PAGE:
Commentary: Unexpected lowering of electric bills
The news came in the middle of summer, historically a season of power hikes due to high demand and precarious supply.
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Commentary: Unexpected lowering of electric bills
Hannah Viola ( - May 19, 2018 - 10:58am

In what came as a welcome surprise for consumers and consumer groups, Meralco this week announced a reduction in power rates for May amounting to P0.5436 per Kilowatt Hour for a typical household.

The news came in the middle of summer, historically a season of power hikes due to high demand and precarious supply.

“The adjustment is due to the P0.4212 per kWh decrease in generation charge lowering it to P5.0523 per kWh from P5.4735 per kWh in April,” Meralco said in a statement.

The decrease will bring the overall rate to P10.0041 per kWh or a decrease of P109 in the monthly bill of a typical residential household consuming 200 kWh, it added.

Chain method of cutting electricity costs

Consumer advocacy group CitizenWatch Philippines welcomes this good news but warns the energy players that the decrease has to be sustained in the coming months, especially in light of record inflation brought about by the Tax Reform for Acceleration and Inclusion law.

“It is laudable that despite the increasing trend of commodities, the price of electricity has gone down,” said lawyer Hannah Viola, convenor of CitizenWatch Philippines.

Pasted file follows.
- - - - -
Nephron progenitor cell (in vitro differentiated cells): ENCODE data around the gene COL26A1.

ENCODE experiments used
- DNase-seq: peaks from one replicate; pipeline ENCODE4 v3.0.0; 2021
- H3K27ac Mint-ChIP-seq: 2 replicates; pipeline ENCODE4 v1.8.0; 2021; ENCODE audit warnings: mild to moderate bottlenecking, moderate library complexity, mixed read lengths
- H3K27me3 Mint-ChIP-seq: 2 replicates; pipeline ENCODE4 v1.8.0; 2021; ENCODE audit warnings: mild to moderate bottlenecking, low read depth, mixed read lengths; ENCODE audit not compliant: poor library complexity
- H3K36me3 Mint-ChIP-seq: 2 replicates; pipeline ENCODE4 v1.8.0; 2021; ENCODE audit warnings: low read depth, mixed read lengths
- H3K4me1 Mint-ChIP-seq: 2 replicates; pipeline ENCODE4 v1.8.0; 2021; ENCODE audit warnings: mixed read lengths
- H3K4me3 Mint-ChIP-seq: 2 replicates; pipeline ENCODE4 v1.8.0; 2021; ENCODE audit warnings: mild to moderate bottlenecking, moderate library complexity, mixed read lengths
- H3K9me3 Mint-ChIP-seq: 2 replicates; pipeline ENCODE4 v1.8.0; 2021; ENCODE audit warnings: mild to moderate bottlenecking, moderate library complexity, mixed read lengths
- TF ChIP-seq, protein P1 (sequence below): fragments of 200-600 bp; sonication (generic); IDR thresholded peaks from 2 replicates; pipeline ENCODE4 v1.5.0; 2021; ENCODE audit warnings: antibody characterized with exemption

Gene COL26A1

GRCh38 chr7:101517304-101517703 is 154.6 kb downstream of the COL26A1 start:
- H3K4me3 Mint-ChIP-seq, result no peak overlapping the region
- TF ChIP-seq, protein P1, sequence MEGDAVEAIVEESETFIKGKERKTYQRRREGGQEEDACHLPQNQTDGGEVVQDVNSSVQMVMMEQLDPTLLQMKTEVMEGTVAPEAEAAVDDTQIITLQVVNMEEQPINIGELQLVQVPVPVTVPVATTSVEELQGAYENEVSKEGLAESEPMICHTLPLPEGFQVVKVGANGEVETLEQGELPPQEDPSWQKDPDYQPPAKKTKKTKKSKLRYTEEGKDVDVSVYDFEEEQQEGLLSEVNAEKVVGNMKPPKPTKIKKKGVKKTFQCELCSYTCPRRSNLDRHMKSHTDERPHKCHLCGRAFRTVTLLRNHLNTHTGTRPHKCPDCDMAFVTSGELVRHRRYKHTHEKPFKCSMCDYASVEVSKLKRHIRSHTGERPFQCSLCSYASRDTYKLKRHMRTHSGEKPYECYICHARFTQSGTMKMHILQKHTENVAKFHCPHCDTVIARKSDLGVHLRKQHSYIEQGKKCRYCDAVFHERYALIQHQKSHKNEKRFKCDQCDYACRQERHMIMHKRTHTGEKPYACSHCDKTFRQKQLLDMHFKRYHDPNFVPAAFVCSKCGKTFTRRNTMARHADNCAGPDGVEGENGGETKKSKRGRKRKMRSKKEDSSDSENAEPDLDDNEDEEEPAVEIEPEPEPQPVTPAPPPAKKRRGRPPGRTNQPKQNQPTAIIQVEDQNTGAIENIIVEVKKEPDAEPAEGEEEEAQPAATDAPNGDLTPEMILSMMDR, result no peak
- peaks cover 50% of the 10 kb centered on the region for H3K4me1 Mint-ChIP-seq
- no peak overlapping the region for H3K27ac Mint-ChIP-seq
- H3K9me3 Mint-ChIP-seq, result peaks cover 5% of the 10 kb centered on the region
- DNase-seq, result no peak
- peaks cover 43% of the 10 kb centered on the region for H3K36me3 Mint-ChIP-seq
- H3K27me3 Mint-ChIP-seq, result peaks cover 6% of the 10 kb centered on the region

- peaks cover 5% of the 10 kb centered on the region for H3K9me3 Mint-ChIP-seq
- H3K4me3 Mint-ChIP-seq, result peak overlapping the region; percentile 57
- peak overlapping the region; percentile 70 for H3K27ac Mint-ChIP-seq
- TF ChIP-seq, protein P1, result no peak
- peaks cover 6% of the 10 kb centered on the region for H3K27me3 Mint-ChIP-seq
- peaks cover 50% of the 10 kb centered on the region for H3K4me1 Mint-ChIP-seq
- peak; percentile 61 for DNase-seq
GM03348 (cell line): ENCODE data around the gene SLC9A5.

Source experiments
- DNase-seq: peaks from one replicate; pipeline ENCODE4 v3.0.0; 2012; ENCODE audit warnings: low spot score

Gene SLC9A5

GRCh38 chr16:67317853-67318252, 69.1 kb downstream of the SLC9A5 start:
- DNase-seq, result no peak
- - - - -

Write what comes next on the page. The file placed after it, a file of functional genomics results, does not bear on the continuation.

But to ensure that end-users get access to affordable and reliable power, CitizenWatch Philippines calls for the chain method of cutting down the costs of electricity.

“The challenge for the power industry is to not break the chain of affordable and steady supply of electricity, the group said.

Call for continuance and consistency in energy infrastructure

For instance, although there is still enough energy supply for this year, industry experts have expressed their concern about a potential power shortage in as few as four years, or by 2022 or 2023.  

“Cooperation among government and private sectors in addressing the ageing energy infrastructure problem and energy access is key to solving this issue,” Viola said. “Our country needs to cope with a more updated energy system in line with this administration’s ambitious development agenda.”

In line with this, to rationalize the process of permitting and licensing of energy projects and to guarantee its timely implementation of power projects, the Department of Energy has recently issued Department Order No. 2018- 04-0013 containing the rules and procedures governing the implementation of Executive Order No. 30, which aims to streamline the regulatory procedures affecting Energy Projects of National Significance.

This policy direction should be coupled with the fast-tracking of the Energy Regulatory Commission’s approval of pending power plant applications to address the uneven distribution of energy infrastructure by adding power capacities to other remote regions, Viola said.

For the industry players, unwarranted increase of should always be tempered and the entry of new plants should be coupled with the maintenance and repair of the old ones.

 “While there is sense of solace in the decrease of electricity prices this month, the campaign for the lowering of power costs remains to be a long-term goal which requires continuance and consistency in action.”

Adequate power supply or more base load power plants should not be a fluke or an exception, Viola said.

“It will result in stable and cheaper electricity which will benefit consumers and all industries in the long term.”

Atty. Hannah Viola is a fellow at Stratbase ADR Institute and a convenor and legal counsel at CitizenWatch Philippines.

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